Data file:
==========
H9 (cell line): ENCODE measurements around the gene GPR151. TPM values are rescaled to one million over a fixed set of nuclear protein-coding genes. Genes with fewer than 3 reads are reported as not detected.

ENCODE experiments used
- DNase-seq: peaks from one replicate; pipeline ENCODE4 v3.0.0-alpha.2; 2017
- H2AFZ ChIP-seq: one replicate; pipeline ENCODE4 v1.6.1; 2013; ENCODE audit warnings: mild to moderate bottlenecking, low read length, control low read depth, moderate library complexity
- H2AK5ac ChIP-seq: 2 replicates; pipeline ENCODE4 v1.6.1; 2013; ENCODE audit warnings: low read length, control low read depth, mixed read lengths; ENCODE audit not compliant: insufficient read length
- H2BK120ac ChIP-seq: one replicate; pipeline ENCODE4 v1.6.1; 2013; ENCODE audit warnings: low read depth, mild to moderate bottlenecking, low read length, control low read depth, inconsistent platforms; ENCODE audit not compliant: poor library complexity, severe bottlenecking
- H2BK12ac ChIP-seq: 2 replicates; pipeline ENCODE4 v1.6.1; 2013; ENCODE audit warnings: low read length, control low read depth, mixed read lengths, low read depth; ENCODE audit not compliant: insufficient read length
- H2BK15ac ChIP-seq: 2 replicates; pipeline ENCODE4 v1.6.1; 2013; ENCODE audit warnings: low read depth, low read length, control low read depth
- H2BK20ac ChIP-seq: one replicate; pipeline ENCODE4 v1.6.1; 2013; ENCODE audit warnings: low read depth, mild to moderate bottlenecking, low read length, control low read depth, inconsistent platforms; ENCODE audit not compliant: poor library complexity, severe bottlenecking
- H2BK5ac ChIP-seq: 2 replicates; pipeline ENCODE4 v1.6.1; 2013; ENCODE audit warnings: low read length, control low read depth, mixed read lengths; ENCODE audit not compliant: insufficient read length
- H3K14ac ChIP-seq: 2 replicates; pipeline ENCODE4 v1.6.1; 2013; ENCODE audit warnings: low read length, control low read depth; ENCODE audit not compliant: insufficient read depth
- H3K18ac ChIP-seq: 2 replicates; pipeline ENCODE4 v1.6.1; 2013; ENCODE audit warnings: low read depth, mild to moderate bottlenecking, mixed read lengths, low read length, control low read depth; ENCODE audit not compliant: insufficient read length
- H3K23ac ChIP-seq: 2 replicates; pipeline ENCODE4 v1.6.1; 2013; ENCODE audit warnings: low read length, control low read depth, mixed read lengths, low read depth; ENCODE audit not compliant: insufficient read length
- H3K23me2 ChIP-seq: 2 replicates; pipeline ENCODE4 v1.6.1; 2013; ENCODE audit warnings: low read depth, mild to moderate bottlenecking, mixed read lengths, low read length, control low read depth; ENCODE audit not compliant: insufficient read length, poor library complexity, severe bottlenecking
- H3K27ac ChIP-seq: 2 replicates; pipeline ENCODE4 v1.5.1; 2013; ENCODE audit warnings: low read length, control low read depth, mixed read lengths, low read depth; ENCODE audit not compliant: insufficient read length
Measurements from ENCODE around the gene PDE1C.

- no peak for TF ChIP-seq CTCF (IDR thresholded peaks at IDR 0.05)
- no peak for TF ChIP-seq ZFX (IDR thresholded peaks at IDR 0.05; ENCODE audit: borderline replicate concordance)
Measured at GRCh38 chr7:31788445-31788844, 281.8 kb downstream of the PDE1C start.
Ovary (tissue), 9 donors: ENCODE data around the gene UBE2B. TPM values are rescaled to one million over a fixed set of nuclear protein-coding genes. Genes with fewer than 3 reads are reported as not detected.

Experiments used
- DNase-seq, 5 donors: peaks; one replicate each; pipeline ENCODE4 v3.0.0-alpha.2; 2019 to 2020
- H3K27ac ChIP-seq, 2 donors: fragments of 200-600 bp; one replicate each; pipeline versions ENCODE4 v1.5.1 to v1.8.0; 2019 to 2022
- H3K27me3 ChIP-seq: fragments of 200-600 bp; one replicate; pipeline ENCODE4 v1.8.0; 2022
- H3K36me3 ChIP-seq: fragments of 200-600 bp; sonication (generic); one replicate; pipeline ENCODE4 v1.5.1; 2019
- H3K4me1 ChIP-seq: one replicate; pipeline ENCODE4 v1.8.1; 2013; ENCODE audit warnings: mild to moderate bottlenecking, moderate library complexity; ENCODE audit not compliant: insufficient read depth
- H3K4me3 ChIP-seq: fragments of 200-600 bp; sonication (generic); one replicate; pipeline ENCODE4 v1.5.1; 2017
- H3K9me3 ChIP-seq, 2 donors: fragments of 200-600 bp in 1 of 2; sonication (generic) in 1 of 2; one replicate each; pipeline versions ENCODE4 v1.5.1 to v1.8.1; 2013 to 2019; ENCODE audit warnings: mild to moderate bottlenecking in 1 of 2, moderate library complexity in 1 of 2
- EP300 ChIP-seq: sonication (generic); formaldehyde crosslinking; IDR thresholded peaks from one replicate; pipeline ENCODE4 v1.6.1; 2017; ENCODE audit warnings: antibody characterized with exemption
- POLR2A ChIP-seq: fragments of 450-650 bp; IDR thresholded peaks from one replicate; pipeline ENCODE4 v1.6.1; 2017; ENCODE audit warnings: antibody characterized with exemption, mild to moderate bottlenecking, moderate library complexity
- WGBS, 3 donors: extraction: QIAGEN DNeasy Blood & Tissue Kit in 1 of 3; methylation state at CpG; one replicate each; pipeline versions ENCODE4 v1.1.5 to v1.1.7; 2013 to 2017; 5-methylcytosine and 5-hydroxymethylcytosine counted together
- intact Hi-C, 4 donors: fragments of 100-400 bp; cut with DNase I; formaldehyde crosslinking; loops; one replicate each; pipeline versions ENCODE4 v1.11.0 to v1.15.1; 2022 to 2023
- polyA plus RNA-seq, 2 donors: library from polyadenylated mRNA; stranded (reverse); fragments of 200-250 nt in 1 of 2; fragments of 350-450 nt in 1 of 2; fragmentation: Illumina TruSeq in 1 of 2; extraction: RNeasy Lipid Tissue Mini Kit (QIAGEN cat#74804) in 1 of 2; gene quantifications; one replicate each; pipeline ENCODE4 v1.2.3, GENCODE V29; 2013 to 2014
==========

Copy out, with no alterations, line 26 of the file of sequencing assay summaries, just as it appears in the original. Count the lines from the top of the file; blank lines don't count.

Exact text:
- H3K4me1 ChIP-seq: one replicate; pipeline ENCODE4 v1.8.1; 2013; ENCODE audit warnings: mild to moderate bottlenecking, moderate library complexity; ENCODE audit not compliant: insufficient read depth